School board starts conversation about 4-day school week

KPBSD Superintendent Clayton Holland made clear to board members that the purpose of the discussion was not to make any decisions

The local school board is having early discussions about what it would take for the Kenai Peninsula Borough School District to shift from a five-day school week to a four-day school week.

Board members convened June 6 in the Soldotna High School library for a series of planning sessions that kicked off with a discussion about the concept of a four-day work and school week.

KPBSD Superintendent Clayton Holland made clear to board members that the purpose of the discussion was not to make any decisions about a four-day school week, but rather to start a conversation about the topic. Provided to board members ahead of the discussion were 10 articles from various sources about studies on four-day school weeks.

Board member Jason Tauriainen, who represents Nikiski, has been a vocal proponent of shifting to a four-day school week, which he said would improve the quality of life for students and teachers and enable the district to offer more professional development opportunities. Many middle and high school students, he said, already miss some Fridays because of sports or other activities.

“As we go through this, I think we need to look at what works for us as a district and what potentially works for our area,” Tauriainen said.

As far as implementation, board members threw around as ideas a pilot program in some areas of the district, giving schools the opportunity to let their community decide and implementing a blanket change across all 42 KPBSD schools. Also debated was whether or not, to accommodate the shorter week, the district would make each school day longer or extend the school year.

Board members also talked informally about potential pros and cons of making the switch. For example, a longer weekend may attract new teachers to the district, but could also put parents in a position of having to find child care one day per week while they’re at work. A shorter week could boost student attendance, but would also reduce overall instructional time.

The district would also need to keep in mind what effect the change would have on school support staff, like custodians and counselors, and on students who rely on services like free and reduced lunch programs. A short week would also likely impact schools differently depending on the size of the community.

Throughout the conversation, board members took input from district staff who also attended the day’s planning sessions. KPBSD Director of Student Support Services Terry Manning urged the board to keep in mind the needs of students with disabilities or other special needs, and Director of Elementary Education Eric Pederson said parent input should be weighed heavily.

The group was able to bounce questions off KPBSD Director of Secondary Education Tony Graham, who previously worked for a rural school district in Montana that made the shift to a four-day school week. Graham said the district he worked for served about 235 students and implemented the change in response to looming budget cuts and high rates of absences on Fridays.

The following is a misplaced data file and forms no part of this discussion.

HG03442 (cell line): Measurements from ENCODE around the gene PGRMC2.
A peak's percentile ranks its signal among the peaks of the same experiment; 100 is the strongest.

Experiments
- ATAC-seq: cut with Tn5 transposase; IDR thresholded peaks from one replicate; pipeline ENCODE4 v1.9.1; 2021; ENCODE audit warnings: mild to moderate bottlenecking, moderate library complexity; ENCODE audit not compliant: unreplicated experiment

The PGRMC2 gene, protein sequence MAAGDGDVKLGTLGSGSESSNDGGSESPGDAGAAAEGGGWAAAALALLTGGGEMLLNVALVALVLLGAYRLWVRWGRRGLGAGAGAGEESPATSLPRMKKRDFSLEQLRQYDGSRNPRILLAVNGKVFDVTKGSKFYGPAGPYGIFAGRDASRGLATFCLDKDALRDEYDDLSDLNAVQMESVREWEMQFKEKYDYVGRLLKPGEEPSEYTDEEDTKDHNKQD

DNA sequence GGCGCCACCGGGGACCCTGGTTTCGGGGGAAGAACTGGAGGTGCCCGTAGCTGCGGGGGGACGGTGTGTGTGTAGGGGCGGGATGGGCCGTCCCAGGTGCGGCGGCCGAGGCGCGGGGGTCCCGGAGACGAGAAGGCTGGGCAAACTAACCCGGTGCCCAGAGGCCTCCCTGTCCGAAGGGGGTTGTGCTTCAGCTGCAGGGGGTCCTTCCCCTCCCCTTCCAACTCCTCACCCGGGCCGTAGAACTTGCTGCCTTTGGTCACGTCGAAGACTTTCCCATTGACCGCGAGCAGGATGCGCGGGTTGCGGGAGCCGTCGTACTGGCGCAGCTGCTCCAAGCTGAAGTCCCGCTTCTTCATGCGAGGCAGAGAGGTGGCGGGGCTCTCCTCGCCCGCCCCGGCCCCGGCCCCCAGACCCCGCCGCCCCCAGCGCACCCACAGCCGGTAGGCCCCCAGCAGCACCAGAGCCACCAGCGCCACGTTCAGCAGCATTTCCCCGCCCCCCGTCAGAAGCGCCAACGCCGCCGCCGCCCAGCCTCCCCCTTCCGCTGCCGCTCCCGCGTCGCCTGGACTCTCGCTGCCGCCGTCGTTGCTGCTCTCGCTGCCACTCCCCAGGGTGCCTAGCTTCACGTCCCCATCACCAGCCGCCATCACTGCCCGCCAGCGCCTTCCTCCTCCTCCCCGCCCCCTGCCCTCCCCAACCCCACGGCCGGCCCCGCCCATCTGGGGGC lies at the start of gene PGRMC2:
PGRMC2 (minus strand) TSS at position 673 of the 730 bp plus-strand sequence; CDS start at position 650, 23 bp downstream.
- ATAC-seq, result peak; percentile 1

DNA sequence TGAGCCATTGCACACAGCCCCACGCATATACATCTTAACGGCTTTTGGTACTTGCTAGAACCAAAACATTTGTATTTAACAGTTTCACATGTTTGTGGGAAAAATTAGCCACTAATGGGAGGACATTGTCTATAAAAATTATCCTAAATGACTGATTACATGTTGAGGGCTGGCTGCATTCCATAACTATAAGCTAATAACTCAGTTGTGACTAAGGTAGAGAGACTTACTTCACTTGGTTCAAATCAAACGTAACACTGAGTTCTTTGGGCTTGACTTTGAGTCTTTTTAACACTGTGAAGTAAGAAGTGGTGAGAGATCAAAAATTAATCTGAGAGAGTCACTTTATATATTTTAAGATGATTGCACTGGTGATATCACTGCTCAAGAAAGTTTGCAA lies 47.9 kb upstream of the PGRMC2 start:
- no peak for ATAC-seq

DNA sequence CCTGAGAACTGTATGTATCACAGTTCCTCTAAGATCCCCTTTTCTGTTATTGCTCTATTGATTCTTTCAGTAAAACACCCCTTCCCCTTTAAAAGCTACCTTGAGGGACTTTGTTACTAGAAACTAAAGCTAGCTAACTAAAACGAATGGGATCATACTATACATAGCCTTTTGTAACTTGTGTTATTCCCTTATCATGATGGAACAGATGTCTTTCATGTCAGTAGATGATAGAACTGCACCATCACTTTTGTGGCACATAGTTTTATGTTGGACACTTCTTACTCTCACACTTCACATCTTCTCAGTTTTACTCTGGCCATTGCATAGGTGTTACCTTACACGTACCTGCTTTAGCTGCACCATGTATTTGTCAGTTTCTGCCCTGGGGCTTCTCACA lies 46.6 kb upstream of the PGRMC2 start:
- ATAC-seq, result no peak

“​L​ike 70 to 75% of our kids were engaged in extracurricular activities so on any given Friday, if there was an away game, it was ghost town,” Graham told board members. “The kids just left and then you’re just kind of sitting there twiddling your thumbs and so we had a lot of absenteeism because of that.”

Graham said his former school district spent about two years researching the concept and then he stayed with the school district for another year after that. Most of the district’s cost-savings, Graham said, were minimal and largely stemmed from the district needing fewer substitute teachers.

The district saw an increase, Graham said, in statewide assessment data. Prior to the implementation of a four-day school week, Graham said 30% of students were approaching proficiency or far below proficiency on state assessments. After two years, all students met proficiency levels in math, reading and writing.

Key to student success, he said, was the participation and involvement of the broader community. In Montana, Graham said the district offered remediation or enrichment days on Fridays and even made available to high school students CPR classes to help boost the pool of people able to provide child care for parents struggling with the four-day week.

He urged in-person participation of district administrators in community meetings if KPBSD opts to solicit public input in that way.

Moving forward, Holland suggested to the board that they discuss and analyze one element of the proposal. One meeting, he said, could focus on potential cost-savings associated with making the change, while another could be used to brainstorm what the four-day school week structure would look like, particularly for elementary school students.

The board’s full June 6 planning session can be streamed on the school district’s BoardDocs page at

Reach reporter Ashlyn O’Hara at